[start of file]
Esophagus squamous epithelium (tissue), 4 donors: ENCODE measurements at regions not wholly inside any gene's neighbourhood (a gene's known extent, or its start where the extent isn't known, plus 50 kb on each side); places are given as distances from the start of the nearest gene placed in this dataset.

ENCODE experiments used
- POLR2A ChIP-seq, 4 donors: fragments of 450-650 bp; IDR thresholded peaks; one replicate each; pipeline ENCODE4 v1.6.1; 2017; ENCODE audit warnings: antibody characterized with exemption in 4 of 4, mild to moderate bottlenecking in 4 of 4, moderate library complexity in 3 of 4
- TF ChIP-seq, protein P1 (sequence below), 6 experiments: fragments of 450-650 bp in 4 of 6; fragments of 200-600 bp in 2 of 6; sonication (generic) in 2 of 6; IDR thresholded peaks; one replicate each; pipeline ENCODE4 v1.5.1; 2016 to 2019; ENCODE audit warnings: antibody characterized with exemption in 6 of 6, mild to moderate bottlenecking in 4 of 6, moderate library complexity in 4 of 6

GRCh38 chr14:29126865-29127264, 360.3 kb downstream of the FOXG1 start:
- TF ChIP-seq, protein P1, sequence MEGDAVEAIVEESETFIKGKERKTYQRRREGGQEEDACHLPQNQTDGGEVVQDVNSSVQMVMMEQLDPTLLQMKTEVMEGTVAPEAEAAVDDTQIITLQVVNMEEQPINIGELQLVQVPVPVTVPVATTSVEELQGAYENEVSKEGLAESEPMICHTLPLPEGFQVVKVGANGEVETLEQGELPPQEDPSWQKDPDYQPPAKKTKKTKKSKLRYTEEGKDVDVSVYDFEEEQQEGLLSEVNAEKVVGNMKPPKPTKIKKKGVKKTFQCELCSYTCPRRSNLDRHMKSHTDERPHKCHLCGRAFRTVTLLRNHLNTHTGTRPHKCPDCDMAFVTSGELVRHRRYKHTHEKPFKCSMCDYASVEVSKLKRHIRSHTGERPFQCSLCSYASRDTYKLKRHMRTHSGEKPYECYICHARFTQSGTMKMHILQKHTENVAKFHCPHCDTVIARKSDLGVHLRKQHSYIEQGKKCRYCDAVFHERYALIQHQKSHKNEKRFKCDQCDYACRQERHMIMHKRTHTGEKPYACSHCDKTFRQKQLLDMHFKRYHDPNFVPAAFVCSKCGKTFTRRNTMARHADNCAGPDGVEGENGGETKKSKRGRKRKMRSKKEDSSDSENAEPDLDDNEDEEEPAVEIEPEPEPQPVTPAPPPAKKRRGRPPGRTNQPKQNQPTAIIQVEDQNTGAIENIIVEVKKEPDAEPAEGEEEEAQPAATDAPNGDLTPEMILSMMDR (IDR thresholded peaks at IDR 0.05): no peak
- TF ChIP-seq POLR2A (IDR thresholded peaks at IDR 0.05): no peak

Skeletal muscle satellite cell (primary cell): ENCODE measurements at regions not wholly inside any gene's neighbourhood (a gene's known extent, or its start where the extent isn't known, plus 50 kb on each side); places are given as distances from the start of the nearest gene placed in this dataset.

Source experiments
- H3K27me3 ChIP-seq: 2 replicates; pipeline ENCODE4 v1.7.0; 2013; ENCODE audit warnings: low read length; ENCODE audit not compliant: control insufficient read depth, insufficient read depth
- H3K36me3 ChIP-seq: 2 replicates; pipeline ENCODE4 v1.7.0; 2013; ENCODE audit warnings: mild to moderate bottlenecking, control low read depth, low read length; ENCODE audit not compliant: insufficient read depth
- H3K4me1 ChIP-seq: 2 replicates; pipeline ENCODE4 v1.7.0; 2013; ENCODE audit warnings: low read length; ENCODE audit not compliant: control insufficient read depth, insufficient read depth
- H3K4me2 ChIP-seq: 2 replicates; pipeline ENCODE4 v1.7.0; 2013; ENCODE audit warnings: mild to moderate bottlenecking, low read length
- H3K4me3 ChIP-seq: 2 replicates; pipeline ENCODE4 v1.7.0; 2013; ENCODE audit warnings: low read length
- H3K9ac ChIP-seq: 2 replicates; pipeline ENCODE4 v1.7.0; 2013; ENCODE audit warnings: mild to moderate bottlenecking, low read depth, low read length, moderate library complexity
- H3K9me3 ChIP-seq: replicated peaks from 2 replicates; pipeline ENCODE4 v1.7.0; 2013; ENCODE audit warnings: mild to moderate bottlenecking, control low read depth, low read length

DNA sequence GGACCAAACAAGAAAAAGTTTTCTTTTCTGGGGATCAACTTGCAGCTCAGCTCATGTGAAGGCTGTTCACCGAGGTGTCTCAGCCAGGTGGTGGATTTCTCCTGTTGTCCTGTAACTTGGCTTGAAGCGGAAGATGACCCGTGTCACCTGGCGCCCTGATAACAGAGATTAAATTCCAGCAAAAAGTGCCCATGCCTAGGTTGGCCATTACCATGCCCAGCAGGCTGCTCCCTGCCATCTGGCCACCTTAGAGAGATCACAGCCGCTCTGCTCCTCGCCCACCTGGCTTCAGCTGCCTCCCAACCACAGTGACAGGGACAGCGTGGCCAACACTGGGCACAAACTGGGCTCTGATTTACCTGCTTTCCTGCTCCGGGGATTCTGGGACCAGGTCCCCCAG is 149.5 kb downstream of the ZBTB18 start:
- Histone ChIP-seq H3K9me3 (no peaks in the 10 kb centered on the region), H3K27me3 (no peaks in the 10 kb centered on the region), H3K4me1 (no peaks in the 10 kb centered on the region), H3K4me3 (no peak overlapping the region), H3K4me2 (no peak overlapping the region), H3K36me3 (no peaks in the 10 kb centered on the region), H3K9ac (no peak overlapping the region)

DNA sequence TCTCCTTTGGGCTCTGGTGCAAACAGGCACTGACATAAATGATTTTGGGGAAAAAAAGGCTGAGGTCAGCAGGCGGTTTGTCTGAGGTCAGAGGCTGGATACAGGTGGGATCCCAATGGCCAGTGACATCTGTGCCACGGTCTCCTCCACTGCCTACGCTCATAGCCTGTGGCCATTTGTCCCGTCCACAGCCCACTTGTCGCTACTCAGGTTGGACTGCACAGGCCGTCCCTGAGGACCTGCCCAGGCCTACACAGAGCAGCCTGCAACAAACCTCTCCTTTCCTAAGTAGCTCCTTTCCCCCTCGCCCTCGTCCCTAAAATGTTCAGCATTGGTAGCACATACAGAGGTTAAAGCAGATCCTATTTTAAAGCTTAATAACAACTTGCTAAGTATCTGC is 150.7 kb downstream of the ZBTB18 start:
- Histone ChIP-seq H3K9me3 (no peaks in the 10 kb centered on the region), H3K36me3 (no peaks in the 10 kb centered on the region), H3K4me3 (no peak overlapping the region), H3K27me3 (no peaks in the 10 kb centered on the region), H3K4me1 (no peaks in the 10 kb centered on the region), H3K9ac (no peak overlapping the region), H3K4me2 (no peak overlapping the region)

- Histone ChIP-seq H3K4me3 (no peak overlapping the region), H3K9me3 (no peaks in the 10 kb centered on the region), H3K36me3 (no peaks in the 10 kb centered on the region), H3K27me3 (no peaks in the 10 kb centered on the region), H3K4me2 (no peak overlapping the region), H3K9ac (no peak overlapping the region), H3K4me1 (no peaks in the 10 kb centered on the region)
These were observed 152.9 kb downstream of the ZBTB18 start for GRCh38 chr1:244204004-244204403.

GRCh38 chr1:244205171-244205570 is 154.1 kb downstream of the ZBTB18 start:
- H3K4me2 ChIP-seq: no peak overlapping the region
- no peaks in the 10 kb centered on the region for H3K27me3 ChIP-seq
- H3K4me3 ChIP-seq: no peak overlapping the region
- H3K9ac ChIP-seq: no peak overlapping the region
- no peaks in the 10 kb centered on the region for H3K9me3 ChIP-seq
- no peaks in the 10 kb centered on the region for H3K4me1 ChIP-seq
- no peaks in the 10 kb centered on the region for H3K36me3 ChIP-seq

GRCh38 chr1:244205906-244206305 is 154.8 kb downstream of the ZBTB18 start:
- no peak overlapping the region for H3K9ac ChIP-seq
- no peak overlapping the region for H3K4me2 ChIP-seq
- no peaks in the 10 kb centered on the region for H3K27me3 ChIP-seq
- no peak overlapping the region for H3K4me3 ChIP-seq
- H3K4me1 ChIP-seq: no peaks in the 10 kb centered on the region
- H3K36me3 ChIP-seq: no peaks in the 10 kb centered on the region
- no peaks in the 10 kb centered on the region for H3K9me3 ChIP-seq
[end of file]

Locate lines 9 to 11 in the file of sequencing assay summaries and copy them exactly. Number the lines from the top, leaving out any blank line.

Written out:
Source experiments
- H3K27me3 ChIP-seq: 2 replicates; pipeline ENCODE4 v1.7.0; 2013; ENCODE audit warnings: low read length; ENCODE audit not compliant: control insufficient read depth, insufficient read depth
- H3K36me3 ChIP-seq: 2 replicates; pipeline ENCODE4 v1.7.0; 2013; ENCODE audit warnings: mild to moderate bottlenecking, control low read depth, low read length; ENCODE audit not compliant: insufficient read depth